The following blog is in response to the attached article: Invercargill house trashed in”Vile Betrayal of Trust” https://www.stuff.co.nz/southland-times/114908210/invercargill-house-trashed-in-vile-betrayal-of-trust?cid=app-iPhone
“Cairns said with the family living out of town, it could have been desirable to have a Property Manager” – Monica Cairns, Real Estate Agent at Harcourts Invercargill.
Reading between the lines of this story, there are several factors that should be questioned.
Firstly, with regards to the ‘agreement’ that was signed. If something was to go wrong, who was going to enforce it? With the Landlord being out of the picture, there was no method or process for ensuring the agreement was being followed. Action was only taken after the bank was in contact with the Landlord about her account being in arrears.
Yes, it was a trusted friend renting the property, however, the property should have been viewed as a business first.
(Remember, with money changing hands the landlord is now a PCBU).
Had this been the case, would there have been nearly $100,000 of losses in property damage and chattels?
What the Landlord could have done to manage the situation?
A major issue that was evident was that the property that was not being checked on at regular intervals. Quarterly, 6 monthly or yearly inspections would have assisted in preventing the state of disrepair the property was discovered in. Not only could this process assist in discovering issues, but it could also change the behaviour of the Tenant. Had the Tenant known that there were to be routine inspections on the property, their mindset could have been affected leading to them having more care for the property knowing they had a higher level of accountability.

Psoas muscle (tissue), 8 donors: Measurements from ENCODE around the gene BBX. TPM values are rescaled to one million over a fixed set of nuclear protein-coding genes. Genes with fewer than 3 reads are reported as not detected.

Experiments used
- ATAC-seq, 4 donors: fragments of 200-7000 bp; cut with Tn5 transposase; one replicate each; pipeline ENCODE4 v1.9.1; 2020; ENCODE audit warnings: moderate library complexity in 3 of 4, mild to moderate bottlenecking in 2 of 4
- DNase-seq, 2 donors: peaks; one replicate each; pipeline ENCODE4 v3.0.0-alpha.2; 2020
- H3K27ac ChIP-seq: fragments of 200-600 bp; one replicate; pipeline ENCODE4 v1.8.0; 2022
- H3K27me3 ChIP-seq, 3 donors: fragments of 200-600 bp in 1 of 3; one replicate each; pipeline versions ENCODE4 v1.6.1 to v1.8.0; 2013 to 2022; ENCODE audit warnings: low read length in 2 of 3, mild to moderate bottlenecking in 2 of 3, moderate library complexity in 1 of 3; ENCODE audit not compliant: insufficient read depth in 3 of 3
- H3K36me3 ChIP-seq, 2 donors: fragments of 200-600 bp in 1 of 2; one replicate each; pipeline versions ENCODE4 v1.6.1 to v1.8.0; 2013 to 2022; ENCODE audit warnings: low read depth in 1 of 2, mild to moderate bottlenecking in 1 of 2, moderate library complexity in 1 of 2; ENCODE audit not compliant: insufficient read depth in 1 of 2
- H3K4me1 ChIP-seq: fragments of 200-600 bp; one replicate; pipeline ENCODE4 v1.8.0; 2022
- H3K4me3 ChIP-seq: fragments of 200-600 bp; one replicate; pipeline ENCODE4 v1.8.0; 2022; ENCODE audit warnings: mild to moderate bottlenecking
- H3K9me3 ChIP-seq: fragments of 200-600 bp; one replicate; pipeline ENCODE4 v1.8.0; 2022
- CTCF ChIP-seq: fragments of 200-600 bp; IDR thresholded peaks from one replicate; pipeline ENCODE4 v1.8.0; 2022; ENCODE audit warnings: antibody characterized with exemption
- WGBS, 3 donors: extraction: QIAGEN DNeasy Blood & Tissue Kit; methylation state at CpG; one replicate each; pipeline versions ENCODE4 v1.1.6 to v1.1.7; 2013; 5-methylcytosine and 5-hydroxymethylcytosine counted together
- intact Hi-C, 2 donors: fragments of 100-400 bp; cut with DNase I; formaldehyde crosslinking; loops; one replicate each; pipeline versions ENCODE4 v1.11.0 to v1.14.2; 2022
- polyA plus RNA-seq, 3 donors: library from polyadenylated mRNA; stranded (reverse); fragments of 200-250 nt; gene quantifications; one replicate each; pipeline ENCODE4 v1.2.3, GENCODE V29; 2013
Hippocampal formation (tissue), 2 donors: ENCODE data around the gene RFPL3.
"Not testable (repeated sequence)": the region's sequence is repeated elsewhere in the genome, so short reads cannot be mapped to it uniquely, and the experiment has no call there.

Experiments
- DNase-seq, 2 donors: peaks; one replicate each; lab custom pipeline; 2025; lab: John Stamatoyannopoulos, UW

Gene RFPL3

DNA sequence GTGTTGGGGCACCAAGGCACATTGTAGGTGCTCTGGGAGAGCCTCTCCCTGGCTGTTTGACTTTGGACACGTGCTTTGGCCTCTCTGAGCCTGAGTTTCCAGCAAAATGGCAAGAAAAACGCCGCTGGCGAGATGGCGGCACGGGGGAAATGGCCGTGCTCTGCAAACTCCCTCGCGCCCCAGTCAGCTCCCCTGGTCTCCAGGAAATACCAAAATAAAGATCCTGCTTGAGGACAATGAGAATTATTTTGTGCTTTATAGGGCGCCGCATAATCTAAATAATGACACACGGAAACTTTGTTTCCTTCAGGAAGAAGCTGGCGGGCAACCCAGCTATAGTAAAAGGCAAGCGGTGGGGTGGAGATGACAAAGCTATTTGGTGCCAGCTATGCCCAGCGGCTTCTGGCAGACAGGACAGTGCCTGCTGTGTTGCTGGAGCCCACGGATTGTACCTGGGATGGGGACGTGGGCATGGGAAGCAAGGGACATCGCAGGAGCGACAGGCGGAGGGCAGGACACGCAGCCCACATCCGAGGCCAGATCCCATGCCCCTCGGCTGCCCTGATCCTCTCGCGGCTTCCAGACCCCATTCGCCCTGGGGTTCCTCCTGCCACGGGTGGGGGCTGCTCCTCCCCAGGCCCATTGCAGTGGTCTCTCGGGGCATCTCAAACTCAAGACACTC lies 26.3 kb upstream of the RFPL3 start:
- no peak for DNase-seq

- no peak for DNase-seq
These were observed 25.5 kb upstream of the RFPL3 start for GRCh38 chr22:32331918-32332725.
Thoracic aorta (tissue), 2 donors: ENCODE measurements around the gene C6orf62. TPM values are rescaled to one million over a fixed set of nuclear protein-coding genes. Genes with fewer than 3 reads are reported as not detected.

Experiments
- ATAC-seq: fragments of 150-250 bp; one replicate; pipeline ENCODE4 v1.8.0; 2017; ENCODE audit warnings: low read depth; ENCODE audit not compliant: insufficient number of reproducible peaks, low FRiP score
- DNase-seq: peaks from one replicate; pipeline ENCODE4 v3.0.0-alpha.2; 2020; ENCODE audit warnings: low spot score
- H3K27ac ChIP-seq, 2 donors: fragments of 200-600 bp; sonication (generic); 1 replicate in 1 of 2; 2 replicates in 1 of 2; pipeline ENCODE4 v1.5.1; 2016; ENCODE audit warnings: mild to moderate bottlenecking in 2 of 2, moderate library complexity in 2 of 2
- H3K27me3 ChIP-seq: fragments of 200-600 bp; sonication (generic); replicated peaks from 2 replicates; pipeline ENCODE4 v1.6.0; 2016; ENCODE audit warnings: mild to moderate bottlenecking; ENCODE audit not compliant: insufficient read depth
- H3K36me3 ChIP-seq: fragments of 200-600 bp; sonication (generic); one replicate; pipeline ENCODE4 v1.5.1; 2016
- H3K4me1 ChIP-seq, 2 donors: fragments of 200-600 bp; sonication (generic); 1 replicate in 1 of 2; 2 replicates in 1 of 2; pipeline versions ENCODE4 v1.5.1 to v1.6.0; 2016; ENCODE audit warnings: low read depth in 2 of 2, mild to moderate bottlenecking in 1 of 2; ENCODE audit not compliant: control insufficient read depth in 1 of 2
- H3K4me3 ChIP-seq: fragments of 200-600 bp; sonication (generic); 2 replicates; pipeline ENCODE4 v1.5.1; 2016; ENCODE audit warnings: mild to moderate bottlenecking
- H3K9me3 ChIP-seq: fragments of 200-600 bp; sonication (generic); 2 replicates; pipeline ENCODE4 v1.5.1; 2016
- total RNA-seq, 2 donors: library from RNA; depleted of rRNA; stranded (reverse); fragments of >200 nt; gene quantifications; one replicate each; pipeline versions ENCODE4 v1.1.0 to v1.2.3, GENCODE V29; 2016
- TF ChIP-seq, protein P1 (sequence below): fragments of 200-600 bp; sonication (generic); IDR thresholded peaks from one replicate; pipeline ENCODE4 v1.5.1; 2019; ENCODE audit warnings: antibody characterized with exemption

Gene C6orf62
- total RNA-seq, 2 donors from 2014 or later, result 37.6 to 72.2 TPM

Distance shouldn’t be an excuse for why people aren’t protecting their property and belongings. It also shouldn’t matter whether the property and belongings are being rented to friends or family.
In this instance, the Landlord should have enlisted a Property Manager or at the very minimum appointed an agent and utilised the Certificate of Compliance app to carry out the reports
Property Managers/Agents look after Landlords properties when they can’t, taking on maintenance, inspections, rent collection and general management of the property.
As mentioned, the property when rented out should be treated as a business. With any business, processes need to be put in place to protect the property and in this case, ensure the conditions of the Residential Tenancies Act were being followed appropriately.
The Solution – A Certificate of Compliance
What the Certificate of Compliance provides is a livability rating of the property and can be undertaken by both Landlords and Property managers.
It also confirms whether the property is compliant with the following legislation:
- Health and Safety at Work Act 2015
- Residential Tenancies Act 2016
- Residential Tenancies (Healthy homes Standards) Regulations 2019
- Residential Tenancies Amendment Act 2019
Having assessments undertaken at regular intervals can keep a track record of the condition of the property and whether it has changed.
More importantly, it can identify what factors may have led to the changes. For instance, was the change due to normal wear and tear? Or was there something the Tenant may have done, that affected the properties condition?
Keep on top of what is happening at your property! Don’t get caught out as this Landlord did, along with many others in the past.
Take the best step for securing your investment and measuring the properties liveability by getting a Certificate of Compliance!
For further details, either email firstname.lastname@example.org or phone 03 929 1403.